On bullying, a mother points to two good reads
Bullying has certainly been a problem for children for decades. But with the growing popularity of social networking and instant connectivity, bullying has taken on a whole new intensity.
Today, an embarrassing photo, a vicious rumor, or humilating story can be spread to an entire school in just minutes. With more attention being focused on it, we are more aware than ever before that bullying not only interferes with a student’s education, but leads to depression, anxiety, social isolation, and even suicide and violent behavior.
Martha Tansey of Scituate is a Smith College graduate, mother of two grown daughters, and a part-time saleswoman at
In her work, she has observed “growing numbers of parents seeking books that focus on helping even the very youngest child cope with bullying’’ and hopes that “parents are trying to nip it in the bud.’’
Tansey said there were some very difficult moments in her own household when her two daughters, now 24 and 26, were subjected to bullying and social exclusion in high school.
So she was pleased to hear that just this month, an anti-bullying program called “Rachel’s Challenge,’’ was brought to Scituate High School.
Rachel’s Challenge is a nonprofit organization that brings in speakers and uses video footage of the 1999 massacre at Columbine High School to urge students to practice compassion and kindness with each other.
Named after 17-year-old Rachel Scott, who was the first Columbine student murdered on April 20, 1999, the challenge was designed by her family as an outreach program to both bullies and victims.
In his 2009 book “Columbine,’’ journalist Dave Cullen takes us back to that terrible day near Littleton, Colo.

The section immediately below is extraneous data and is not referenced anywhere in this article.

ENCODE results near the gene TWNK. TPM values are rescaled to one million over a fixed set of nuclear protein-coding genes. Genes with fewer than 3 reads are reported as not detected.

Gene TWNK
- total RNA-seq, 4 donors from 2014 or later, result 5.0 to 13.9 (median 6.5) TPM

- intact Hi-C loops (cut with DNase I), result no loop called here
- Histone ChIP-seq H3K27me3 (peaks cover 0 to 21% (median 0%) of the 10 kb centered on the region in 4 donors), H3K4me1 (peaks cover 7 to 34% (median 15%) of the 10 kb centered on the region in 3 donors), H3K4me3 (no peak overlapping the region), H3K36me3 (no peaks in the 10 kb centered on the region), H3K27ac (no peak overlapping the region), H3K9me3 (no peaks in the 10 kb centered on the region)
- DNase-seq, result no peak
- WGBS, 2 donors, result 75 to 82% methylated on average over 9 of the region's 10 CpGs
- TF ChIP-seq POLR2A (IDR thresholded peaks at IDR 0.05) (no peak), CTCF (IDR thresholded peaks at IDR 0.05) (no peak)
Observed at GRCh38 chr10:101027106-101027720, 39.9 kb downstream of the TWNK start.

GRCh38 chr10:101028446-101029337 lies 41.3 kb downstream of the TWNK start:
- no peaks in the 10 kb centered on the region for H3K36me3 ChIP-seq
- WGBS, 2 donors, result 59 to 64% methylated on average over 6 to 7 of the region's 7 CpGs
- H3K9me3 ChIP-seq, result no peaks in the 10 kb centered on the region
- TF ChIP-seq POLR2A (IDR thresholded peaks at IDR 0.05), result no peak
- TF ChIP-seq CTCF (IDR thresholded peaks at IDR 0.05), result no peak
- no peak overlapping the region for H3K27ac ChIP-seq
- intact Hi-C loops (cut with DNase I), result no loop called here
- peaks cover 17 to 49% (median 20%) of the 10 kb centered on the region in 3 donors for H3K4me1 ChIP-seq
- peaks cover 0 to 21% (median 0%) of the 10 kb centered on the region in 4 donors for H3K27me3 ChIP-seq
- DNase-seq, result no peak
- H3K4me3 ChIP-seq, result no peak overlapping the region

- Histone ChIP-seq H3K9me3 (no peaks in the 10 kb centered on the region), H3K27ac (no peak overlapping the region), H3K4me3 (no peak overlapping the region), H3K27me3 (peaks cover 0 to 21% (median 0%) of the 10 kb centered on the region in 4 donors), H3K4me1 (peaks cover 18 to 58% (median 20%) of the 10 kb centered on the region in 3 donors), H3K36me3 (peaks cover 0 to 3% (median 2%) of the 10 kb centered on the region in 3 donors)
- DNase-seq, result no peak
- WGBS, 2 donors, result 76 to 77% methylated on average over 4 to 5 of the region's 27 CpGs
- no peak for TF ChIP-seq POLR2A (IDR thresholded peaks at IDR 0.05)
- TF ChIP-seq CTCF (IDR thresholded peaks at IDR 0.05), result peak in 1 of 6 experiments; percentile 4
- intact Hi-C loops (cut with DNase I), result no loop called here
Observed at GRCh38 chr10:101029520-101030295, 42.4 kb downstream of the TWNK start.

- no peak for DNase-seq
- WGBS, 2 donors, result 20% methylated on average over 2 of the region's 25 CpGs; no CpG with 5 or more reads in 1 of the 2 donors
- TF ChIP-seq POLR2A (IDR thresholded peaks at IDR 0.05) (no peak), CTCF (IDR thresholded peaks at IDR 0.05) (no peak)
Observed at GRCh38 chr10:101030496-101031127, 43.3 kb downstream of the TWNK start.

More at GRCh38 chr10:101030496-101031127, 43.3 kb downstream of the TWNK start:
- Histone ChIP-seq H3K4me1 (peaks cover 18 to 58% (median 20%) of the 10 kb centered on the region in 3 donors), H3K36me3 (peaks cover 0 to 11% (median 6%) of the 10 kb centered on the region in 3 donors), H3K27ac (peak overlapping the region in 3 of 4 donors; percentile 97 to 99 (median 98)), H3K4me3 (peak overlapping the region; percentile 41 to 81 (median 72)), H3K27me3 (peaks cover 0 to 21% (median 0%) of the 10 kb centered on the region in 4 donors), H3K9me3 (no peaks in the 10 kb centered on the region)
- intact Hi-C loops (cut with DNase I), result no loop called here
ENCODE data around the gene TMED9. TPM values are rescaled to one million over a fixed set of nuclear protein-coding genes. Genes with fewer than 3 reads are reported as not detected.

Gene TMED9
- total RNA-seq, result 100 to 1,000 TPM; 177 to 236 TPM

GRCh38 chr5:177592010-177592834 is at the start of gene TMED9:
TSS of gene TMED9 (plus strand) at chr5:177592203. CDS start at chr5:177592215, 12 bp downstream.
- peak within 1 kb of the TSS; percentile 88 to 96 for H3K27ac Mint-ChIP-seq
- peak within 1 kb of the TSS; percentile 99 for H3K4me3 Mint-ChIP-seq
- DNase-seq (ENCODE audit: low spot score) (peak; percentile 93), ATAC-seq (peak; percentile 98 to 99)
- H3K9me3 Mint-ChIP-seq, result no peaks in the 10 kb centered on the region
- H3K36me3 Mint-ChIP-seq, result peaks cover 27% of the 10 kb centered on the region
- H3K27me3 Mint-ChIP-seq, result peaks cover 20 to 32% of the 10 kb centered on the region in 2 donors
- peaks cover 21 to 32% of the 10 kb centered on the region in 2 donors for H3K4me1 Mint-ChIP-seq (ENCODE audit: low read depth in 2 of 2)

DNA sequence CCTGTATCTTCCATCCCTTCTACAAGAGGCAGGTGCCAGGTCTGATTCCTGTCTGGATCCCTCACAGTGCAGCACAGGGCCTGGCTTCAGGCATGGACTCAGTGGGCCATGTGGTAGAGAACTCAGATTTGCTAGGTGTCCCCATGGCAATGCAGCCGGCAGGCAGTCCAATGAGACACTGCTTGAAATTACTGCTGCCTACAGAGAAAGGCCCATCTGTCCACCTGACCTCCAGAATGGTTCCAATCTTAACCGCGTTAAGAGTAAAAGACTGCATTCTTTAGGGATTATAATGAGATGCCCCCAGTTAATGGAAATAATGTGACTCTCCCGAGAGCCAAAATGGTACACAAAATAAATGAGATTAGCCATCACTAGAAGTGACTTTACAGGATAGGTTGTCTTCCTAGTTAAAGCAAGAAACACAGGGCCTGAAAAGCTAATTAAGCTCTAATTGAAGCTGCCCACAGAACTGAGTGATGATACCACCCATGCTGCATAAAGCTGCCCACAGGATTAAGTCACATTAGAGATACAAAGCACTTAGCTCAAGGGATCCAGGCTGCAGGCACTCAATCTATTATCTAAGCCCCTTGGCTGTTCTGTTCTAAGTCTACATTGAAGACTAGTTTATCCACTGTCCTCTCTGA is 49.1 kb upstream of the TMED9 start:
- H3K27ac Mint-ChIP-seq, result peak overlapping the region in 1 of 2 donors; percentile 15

He draws on hundreds of hours of meticulous research collected over ten years, including extensive journals and videos made by the killers, Eric Harris and Dylan Klebold; thousands of police and FBI files; and hundreds of interviews with friends, family and classmates.
This book is not only a riveting account of the massacre itself, but an in-depth examination of the lives of Harris and Klebold.
It details many of the chilling clues that sadly went overlooked by police and the community for nearly a full year before the pair murdered 13 people, severely wounded dozens of others, then killed themselves.
In the days immediately after the tragic event, there was so much misinformation circulated by the media that a lot of unsubstantiated tales became legend and were never questioned.
In this revelatory book, Cullen debunks several myths about Harris and Klebold, including that they were part of a group called the “Trenchcoat Mafia’’ and that they were total social outcasts who had specifically targeted “the jocks’’ who had bullied them.
Instead, Cullen gives us a psychological profile of two teenage killers who were considered good students, who went to their own prom just three days before the murders, and had many friends.
In what seems to me to be the greatest irony of all, Cullen shows us, often in the killers’ own words, that rather than being the “victims’’ who lived a fringe, isolated existence in their suburban high school, they were in fact the real bullies.
They were two teenagers filled with raging hatred and contempt for almost everyone, adults and peers alike, and were bombs just waiting to explode.
If anything positive could be gleaned from Cullen’s book, it is this: we must pay close attention to both the victims and the bullies and not overlook any of the signs or warnings of bullying inside or outside of school.
Martha Tansey has been paying attention for years, in her own attempt to understand the roots of aggression and hostility, particularly among girls.
While she applauds all books written to guide us in how to help girls “cope’’ and “find specific strategies’’ to deal with bullying, she recommends one book in particular, “Odd Girl Out’’ by Rachel Simmons.
Simmons’ book examines the hidden jealousy, competition, and misguided definitions of popularity that lead to relational violence among girls. It also focuses on helping young women build self-esteem and confidence to prevent it.
As Tansey suggests, “books are always a good resource and place to begin to help understand and guide us through this terrible cultural trend of bullying.’’
She is quick, however, to add that it is also our job in schools and at home to help students of all ages understand the “horrible and tragic consequences of even the smallest unkind act, whether it is posting a hurtful photo, or text, or YouTube video.’’
Nancy Harris can be reached at firstname.lastname@example.org.